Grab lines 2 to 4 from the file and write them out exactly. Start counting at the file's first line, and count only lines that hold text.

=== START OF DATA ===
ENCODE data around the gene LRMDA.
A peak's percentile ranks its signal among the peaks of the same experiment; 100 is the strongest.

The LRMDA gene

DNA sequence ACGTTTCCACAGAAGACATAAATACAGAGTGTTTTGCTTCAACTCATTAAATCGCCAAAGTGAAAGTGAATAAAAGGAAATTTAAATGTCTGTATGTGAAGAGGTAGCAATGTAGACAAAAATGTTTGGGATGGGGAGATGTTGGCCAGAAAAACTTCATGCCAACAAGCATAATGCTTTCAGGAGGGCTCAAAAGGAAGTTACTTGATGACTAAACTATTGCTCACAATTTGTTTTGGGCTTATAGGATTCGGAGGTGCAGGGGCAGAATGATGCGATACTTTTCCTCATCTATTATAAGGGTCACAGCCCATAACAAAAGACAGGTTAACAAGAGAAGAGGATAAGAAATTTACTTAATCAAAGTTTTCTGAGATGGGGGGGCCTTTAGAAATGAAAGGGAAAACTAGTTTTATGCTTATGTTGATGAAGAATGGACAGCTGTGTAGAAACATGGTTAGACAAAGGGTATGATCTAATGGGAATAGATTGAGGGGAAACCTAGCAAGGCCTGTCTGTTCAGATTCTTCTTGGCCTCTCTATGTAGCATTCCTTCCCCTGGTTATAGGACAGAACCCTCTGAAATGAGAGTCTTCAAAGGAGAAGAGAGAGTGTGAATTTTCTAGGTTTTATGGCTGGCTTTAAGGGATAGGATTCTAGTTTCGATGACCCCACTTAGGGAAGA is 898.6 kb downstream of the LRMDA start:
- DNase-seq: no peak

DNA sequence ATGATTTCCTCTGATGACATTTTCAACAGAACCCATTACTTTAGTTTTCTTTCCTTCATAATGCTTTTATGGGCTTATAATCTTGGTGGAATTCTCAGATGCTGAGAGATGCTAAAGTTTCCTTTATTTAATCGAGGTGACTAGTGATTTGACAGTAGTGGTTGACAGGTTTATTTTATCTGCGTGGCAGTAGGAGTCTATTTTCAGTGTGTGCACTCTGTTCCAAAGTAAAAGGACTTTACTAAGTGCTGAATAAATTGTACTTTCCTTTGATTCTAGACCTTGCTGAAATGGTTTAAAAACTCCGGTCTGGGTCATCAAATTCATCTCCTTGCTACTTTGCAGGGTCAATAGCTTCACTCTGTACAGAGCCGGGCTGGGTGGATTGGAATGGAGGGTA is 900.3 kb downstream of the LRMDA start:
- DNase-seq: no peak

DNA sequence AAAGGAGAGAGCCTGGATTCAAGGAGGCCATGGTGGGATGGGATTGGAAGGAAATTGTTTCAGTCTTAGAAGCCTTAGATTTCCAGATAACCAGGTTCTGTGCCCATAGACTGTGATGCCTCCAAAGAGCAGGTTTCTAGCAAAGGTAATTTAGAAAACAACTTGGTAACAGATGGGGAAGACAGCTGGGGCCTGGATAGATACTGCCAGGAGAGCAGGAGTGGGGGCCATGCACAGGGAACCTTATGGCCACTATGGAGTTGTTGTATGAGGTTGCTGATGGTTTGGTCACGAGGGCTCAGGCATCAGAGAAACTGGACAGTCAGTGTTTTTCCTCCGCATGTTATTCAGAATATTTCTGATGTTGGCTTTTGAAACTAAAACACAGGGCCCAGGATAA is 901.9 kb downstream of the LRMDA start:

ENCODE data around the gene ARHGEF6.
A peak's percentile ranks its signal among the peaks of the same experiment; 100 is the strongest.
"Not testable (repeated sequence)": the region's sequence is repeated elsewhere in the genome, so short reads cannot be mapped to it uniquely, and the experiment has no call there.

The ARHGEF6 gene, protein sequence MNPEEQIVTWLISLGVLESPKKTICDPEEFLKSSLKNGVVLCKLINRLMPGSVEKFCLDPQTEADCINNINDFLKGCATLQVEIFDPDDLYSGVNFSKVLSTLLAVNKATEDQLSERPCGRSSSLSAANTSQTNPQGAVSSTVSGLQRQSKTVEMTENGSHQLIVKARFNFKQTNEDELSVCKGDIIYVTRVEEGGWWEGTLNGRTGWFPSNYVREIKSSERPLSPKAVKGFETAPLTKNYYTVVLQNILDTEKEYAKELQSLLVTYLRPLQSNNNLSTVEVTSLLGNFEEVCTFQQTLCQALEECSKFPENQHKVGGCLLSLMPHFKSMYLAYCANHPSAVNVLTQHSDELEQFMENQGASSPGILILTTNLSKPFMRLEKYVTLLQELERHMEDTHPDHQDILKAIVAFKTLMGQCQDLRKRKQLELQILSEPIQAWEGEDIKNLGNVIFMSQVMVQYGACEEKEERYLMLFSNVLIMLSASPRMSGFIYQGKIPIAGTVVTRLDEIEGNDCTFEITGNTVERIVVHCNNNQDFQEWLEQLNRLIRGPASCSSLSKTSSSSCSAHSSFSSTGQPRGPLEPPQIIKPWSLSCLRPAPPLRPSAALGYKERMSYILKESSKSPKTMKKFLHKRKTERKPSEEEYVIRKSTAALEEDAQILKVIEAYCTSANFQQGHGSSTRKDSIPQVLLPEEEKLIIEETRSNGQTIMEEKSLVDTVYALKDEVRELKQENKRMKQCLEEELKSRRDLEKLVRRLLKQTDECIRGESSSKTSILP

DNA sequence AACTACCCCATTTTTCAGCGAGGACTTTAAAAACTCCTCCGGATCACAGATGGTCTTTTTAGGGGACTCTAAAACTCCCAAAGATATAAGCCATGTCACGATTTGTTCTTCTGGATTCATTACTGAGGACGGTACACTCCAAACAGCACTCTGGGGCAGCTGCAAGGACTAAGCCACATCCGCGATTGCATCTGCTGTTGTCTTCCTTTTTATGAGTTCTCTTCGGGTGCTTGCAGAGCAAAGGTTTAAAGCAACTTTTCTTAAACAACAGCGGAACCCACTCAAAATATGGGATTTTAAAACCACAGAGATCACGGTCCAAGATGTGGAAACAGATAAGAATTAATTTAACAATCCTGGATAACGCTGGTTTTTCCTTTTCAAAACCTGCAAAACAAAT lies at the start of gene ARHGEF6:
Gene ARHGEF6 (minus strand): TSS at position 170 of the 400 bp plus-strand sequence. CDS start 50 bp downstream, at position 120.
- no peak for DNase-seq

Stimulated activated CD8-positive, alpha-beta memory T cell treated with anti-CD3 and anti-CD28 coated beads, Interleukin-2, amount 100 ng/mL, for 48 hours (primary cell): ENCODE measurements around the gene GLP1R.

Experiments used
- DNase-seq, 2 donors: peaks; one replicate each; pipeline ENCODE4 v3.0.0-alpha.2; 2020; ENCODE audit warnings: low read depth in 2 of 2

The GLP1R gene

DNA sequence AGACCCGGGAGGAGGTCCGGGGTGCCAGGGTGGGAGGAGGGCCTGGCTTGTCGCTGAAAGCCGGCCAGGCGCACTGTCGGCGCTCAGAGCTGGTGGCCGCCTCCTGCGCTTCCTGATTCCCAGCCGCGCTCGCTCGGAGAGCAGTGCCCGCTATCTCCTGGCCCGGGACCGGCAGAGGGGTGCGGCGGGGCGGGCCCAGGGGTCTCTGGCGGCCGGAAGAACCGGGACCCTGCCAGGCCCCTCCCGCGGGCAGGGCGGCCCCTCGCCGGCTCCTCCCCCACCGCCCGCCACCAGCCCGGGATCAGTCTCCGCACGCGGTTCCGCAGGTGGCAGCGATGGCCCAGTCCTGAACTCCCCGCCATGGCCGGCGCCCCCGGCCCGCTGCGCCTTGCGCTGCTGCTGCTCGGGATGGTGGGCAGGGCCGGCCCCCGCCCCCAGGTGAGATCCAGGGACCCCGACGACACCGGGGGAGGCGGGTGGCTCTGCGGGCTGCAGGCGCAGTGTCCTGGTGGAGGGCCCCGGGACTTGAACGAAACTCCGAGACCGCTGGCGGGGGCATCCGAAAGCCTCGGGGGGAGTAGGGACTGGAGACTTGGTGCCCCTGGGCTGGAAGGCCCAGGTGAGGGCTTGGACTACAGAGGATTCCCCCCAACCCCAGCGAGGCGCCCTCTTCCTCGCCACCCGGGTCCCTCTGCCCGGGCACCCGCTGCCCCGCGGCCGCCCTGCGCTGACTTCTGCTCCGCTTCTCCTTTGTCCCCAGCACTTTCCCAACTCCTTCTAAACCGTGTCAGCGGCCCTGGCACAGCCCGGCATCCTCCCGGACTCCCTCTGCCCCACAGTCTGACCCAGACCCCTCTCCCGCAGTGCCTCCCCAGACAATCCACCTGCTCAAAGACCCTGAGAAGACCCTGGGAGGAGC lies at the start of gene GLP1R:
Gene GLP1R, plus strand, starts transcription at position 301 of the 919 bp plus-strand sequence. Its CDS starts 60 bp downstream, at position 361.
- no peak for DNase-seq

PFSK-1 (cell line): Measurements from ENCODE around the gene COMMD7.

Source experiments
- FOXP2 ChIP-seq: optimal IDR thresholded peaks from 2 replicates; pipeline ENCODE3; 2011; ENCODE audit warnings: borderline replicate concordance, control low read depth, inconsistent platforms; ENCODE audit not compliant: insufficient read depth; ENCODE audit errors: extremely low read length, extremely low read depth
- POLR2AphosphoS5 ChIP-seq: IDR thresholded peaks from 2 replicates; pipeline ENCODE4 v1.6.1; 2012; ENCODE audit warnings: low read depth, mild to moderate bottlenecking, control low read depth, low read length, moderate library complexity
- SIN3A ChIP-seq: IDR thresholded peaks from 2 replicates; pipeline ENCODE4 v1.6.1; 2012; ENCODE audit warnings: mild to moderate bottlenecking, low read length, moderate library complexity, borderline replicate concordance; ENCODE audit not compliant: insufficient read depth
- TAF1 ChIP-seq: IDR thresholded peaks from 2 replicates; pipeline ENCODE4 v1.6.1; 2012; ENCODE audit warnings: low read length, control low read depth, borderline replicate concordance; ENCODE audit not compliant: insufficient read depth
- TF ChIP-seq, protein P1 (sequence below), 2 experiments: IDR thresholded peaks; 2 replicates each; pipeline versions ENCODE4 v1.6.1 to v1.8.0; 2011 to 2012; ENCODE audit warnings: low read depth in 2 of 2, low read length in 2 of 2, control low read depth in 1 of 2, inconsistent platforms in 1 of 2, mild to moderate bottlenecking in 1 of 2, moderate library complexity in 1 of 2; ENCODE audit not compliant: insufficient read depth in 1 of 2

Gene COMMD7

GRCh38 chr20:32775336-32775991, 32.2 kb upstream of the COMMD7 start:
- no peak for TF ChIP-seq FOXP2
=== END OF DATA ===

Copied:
A peak's percentile ranks its signal among the peaks of the same experiment; 100 is the strongest.

The LRMDA gene

DNA sequence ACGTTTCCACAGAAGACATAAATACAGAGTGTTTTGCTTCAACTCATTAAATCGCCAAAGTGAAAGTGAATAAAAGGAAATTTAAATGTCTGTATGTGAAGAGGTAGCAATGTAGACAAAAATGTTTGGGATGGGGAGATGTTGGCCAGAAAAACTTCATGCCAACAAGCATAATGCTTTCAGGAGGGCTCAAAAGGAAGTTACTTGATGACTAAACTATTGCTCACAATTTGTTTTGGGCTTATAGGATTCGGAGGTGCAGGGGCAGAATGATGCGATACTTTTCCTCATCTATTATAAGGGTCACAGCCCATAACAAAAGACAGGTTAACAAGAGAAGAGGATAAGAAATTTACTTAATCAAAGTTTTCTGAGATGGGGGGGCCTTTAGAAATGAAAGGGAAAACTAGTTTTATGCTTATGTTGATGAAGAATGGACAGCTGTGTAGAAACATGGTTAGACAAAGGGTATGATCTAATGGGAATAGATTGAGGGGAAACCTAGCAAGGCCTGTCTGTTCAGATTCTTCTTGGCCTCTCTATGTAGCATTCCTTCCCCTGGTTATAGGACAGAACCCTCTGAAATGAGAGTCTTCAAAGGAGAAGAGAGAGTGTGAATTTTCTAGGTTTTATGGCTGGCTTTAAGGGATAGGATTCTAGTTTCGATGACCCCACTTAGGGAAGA is 898.6 kb downstream of the LRMDA start: